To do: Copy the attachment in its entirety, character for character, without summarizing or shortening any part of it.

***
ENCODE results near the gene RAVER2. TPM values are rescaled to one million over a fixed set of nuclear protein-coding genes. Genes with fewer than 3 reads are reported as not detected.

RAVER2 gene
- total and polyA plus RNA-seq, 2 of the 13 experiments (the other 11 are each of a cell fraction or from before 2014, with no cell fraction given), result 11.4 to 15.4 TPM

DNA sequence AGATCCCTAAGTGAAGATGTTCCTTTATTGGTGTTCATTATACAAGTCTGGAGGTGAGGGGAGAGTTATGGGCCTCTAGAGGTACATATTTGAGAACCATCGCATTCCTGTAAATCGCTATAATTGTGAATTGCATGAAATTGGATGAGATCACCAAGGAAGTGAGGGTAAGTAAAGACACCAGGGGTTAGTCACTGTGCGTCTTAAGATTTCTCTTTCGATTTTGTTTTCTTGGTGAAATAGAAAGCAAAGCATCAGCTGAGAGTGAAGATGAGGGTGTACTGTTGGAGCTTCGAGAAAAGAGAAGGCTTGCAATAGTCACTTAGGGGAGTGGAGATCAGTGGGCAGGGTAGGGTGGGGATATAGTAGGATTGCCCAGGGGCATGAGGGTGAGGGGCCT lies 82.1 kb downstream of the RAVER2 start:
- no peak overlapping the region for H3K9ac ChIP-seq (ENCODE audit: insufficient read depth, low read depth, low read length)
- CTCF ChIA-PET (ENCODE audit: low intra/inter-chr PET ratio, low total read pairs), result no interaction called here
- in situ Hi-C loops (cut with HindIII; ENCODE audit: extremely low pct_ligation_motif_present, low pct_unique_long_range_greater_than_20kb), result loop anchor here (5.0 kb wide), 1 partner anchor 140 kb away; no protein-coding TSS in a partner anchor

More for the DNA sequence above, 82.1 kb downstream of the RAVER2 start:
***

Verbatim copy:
ENCODE results near the gene RAVER2. TPM values are rescaled to one million over a fixed set of nuclear protein-coding genes. Genes with fewer than 3 reads are reported as not detected.

RAVER2 gene
- total and polyA plus RNA-seq, 2 of the 13 experiments (the other 11 are each of a cell fraction or from before 2014, with no cell fraction given), result 11.4 to 15.4 TPM

DNA sequence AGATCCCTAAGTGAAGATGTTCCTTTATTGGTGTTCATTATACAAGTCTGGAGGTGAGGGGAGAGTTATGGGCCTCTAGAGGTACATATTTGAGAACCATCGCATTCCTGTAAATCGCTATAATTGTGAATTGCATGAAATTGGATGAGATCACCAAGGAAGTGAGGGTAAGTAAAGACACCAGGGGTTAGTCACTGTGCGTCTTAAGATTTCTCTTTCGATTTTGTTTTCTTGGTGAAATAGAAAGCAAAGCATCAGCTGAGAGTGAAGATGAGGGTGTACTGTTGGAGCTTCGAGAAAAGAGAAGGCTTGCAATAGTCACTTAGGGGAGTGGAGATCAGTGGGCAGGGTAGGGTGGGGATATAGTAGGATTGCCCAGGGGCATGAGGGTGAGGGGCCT lies 82.1 kb downstream of the RAVER2 start:
- no peak overlapping the region for H3K9ac ChIP-seq (ENCODE audit: insufficient read depth, low read depth, low read length)
- CTCF ChIA-PET (ENCODE audit: low intra/inter-chr PET ratio, low total read pairs), result no interaction called here
- in situ Hi-C loops (cut with HindIII; ENCODE audit: extremely low pct_ligation_motif_present, low pct_unique_long_range_greater_than_20kb), result loop anchor here (5.0 kb wide), 1 partner anchor 140 kb away; no protein-coding TSS in a partner anchor

More for the DNA sequence above, 82.1 kb downstream of the RAVER2 start: